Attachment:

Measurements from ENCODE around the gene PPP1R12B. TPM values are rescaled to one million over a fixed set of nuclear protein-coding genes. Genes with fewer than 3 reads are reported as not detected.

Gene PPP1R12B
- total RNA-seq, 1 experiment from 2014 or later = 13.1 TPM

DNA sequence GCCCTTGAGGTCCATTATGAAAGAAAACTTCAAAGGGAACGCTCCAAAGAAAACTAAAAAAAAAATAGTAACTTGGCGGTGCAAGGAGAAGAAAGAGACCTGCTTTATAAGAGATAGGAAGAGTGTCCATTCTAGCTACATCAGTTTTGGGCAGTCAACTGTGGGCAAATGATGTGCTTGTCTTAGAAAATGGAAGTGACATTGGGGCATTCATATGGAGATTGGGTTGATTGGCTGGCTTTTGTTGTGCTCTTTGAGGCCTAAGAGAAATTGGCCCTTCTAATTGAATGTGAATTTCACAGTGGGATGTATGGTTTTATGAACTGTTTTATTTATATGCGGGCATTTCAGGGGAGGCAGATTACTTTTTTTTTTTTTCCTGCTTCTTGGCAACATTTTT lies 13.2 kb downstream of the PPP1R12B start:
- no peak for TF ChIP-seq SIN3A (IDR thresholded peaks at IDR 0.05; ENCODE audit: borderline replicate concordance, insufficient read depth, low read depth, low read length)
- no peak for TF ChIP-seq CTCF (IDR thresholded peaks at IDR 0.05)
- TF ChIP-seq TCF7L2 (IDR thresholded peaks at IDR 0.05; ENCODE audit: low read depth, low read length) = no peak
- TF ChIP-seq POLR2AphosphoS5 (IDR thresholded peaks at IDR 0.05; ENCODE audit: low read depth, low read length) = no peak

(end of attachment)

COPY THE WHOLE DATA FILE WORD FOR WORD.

Measurements from ENCODE around the gene PPP1R12B. TPM values are rescaled to one million over a fixed set of nuclear protein-coding genes. Genes with fewer than 3 reads are reported as not detected.

Gene PPP1R12B
- total RNA-seq, 1 experiment from 2014 or later = 13.1 TPM

DNA sequence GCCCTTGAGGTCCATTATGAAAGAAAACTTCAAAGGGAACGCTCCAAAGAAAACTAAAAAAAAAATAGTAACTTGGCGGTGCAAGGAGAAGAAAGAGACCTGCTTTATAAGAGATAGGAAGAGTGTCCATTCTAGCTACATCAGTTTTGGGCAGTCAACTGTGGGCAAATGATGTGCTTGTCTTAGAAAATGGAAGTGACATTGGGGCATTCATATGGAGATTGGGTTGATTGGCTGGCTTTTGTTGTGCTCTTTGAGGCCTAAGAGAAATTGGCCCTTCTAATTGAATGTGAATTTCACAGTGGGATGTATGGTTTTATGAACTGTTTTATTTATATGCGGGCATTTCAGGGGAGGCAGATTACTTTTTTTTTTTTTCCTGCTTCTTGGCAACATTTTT lies 13.2 kb downstream of the PPP1R12B start:
- no peak for TF ChIP-seq SIN3A (IDR thresholded peaks at IDR 0.05; ENCODE audit: borderline replicate concordance, insufficient read depth, low read depth, low read length)
- no peak for TF ChIP-seq CTCF (IDR thresholded peaks at IDR 0.05)
- TF ChIP-seq TCF7L2 (IDR thresholded peaks at IDR 0.05; ENCODE audit: low read depth, low read length) = no peak
- TF ChIP-seq POLR2AphosphoS5 (IDR thresholded peaks at IDR 0.05; ENCODE audit: low read depth, low read length) = no peak